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Cortes Island first responder referendum back on the table

Strathcona Regional District passed motion at last meeting to get elector assent
The bylaw for a referendum on whether Cortes Island Fire Department expands its service to include first response for medical emergencies is back on the table. File photo/Campbell River Mirror

The Strathcona Regional District will be going ahead with its referendum for first responder service. The question now is when.

The SRD board had put the matter on hold earlier this year following the launch of a legal petition by 14 people against Area B Director Noba Anderson. The petitioners allege conflict of interest against Anderson in connection with a GoFundme page. The crowd-funding campaign started to help her father, who lives on the same Cortes Island property after his cabin burned down in January 2018. The petitioners also allege several donors received work or are with groups that received financial support from the regional district for the donations.

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In response, the board put a number of Cortes issues on hold, including the first responder service, at the Jan. 24 meeting, until the regional district could get a legal opinion.

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At the March 13 meeting, the board voted to bring the matter back. Anderson also made a motion for the maximum amount to be requisitioned as the greater of $45,000 or the equivalent of $0.1443 per 1,000 of the net taxable value of land and improvements in the service area. She explained the wording considers assessment and allows the regional district to respond to inflation.

“If assessments go up over time, there is an allowance for that maximum taxation amount to go up,” she said, “so that we don’t have, 20 years down the road, the maximum is still [$45,000] and yet everything else has gone up…. This is a pretty standard clause.”

During the discussion, some members wanted the matter to proceed to referendum quickly. Both Anderson and SRD staff pointed out though, first responder service, if approved by voters, cannot be added to the budget until next year’s financial planning process, so there would be no advantage to holding the vote soon. SRD manager of corporate Tom Yates clarified it could cost around $15,000 to hold a referendum, regardless of whether there are one or two ballots, whereas having a separate referendum for each issue would effectively mean double the cost.

The other referendum for Cortes is a proposed hall tax to fund community group operations. The board is still waiting for further information. Citing efficiency reasons, Anderson said she hoped both issues can go to referendum at the same time, though she added if the hall tax still faces an impasse in the fall the SRD board could go to referendum for the first responder service so that it can be included in next year’s financial planning plan, assuming it is approved by voters.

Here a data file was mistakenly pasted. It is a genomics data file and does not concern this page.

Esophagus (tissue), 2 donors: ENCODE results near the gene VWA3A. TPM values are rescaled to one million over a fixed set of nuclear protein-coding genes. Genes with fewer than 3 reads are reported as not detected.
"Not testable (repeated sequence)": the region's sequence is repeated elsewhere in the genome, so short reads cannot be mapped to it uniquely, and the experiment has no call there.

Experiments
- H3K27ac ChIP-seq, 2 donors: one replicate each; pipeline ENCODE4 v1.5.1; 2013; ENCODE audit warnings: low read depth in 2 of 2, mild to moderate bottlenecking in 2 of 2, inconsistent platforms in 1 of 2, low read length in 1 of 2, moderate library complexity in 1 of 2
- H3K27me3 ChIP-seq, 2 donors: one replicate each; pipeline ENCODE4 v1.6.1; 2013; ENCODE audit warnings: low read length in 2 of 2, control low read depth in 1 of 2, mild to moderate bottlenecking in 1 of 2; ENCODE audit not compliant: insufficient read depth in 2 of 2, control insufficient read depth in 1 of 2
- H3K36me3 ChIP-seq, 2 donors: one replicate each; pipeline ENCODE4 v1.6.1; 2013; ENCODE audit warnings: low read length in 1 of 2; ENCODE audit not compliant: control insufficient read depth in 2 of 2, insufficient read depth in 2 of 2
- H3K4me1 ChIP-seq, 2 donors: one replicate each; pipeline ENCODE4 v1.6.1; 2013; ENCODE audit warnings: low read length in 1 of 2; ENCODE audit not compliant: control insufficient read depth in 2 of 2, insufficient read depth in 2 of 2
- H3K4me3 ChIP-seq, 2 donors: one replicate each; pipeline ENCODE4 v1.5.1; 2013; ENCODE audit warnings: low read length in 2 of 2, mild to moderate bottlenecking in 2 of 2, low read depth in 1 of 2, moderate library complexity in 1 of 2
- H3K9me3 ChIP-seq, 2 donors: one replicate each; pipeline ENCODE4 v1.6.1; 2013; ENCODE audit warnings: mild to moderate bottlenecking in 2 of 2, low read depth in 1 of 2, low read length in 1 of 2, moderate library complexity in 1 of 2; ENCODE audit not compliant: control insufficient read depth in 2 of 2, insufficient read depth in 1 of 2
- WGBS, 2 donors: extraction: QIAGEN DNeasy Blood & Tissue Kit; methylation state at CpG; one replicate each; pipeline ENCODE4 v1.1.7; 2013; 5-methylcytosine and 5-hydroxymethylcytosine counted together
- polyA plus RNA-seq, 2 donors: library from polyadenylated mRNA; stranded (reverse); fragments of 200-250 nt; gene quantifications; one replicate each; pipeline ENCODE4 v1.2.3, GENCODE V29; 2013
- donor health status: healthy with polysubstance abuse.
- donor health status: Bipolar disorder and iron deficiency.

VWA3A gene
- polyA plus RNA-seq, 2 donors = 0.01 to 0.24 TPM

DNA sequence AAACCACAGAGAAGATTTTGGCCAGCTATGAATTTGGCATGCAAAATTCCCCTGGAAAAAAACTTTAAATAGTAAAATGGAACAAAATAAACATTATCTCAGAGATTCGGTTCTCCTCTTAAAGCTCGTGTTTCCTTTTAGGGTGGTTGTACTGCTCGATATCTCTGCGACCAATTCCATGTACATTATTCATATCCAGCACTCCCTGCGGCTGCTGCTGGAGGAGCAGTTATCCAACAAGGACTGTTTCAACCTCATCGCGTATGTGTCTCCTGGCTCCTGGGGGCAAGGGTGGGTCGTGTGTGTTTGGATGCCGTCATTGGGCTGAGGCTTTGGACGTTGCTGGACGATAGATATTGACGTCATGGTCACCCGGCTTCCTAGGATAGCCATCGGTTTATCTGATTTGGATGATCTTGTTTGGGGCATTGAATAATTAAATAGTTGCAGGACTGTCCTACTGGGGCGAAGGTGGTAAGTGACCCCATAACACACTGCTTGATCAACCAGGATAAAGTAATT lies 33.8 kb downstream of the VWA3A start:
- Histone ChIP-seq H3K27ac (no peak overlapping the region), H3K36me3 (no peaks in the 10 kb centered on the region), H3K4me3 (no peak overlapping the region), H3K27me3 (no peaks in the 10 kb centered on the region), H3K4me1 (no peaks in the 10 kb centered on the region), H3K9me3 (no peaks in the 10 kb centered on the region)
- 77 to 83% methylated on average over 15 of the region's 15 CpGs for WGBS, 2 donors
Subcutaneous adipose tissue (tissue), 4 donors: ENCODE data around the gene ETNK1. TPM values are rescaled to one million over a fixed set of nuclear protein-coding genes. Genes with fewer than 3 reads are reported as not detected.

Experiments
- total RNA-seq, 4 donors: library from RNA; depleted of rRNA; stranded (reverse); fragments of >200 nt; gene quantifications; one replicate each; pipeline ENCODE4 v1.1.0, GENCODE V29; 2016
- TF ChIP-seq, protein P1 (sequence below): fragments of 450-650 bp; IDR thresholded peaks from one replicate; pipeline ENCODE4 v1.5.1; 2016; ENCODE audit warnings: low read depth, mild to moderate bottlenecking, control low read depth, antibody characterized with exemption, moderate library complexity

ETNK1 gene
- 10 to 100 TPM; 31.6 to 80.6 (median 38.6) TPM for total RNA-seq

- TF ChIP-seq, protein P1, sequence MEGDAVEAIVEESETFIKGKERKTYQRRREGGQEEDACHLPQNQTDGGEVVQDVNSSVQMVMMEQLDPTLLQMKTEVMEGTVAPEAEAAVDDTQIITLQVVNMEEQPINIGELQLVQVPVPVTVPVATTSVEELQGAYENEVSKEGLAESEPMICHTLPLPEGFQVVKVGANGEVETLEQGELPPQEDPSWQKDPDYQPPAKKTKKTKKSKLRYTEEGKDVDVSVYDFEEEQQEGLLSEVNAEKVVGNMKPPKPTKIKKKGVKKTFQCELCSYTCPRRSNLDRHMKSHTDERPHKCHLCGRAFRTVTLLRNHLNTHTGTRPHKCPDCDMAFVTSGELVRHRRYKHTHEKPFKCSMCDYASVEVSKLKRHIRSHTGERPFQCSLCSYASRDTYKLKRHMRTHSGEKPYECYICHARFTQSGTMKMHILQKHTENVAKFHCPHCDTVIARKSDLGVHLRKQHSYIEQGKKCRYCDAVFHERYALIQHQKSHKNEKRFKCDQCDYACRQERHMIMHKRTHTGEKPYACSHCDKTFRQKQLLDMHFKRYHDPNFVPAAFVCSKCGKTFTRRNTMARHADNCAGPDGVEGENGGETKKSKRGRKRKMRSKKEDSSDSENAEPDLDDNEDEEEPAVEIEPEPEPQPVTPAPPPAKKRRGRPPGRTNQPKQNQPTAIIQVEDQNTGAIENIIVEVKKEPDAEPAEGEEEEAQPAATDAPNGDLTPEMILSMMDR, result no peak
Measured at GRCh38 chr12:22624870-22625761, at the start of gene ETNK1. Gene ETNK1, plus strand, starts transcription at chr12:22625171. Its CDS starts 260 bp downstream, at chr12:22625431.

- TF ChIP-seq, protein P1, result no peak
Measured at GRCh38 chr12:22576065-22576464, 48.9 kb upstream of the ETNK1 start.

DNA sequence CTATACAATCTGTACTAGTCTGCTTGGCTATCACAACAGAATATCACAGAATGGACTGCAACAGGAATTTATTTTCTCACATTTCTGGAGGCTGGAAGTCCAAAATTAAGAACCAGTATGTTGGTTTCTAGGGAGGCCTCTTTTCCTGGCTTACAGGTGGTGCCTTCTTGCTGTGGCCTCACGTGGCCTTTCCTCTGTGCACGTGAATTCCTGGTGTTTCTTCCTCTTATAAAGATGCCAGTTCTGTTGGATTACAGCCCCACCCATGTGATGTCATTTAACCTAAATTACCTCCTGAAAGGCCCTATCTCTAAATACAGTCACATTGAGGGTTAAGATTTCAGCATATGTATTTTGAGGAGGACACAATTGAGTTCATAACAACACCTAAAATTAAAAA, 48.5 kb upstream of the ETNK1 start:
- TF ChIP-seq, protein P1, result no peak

“I’m still anticipating that they’ll meet at the referendum process,” she said. “My hope certainly would be that we get to both of these by the end of spring.”

Area C Director Jim Abram asked Anderson whether she might face some “push-back” from the community if the SRD delays going to referendum on the first responder vote.

“No doubt, I’ll get push-back,” she said.

Area D Director Brenda Leigh said she thought is was a “shame” the first responder service was not moving forward ahead of the hall tax issue, which she described as “more complicated.” She suggested using an alternate approval process (AAP).

“I think the first responder should be dealt with soon. It’s an important service and should go through an alternate approval process,” she said, adding, “Take your time on the other one.”

Yates responded from looking at the votes against in the non-binding referendum last fall, an AAP would likely generate at least 10 per cent opposition and force a reference anyway.

Both issues went to a non-binding referendum during last October’s local government elections. For the first responder service, 546 voters agreed the SRD prepare a bylaw to establish first response service, while 84 people opposed. In November, the SRD board decided to move ahead with the binding referenda, but held off in early 2019 following the court petition launched in January.

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